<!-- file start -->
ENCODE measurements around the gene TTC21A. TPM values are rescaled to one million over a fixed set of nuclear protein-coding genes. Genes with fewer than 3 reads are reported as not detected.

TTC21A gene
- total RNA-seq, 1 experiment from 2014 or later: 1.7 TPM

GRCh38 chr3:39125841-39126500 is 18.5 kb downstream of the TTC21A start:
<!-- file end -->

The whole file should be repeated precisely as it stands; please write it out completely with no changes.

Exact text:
ENCODE measurements around the gene TTC21A. TPM values are rescaled to one million over a fixed set of nuclear protein-coding genes. Genes with fewer than 3 reads are reported as not detected.

TTC21A gene
- total RNA-seq, 1 experiment from 2014 or later: 1.7 TPM

GRCh38 chr3:39125841-39126500 is 18.5 kb downstream of the TTC21A start: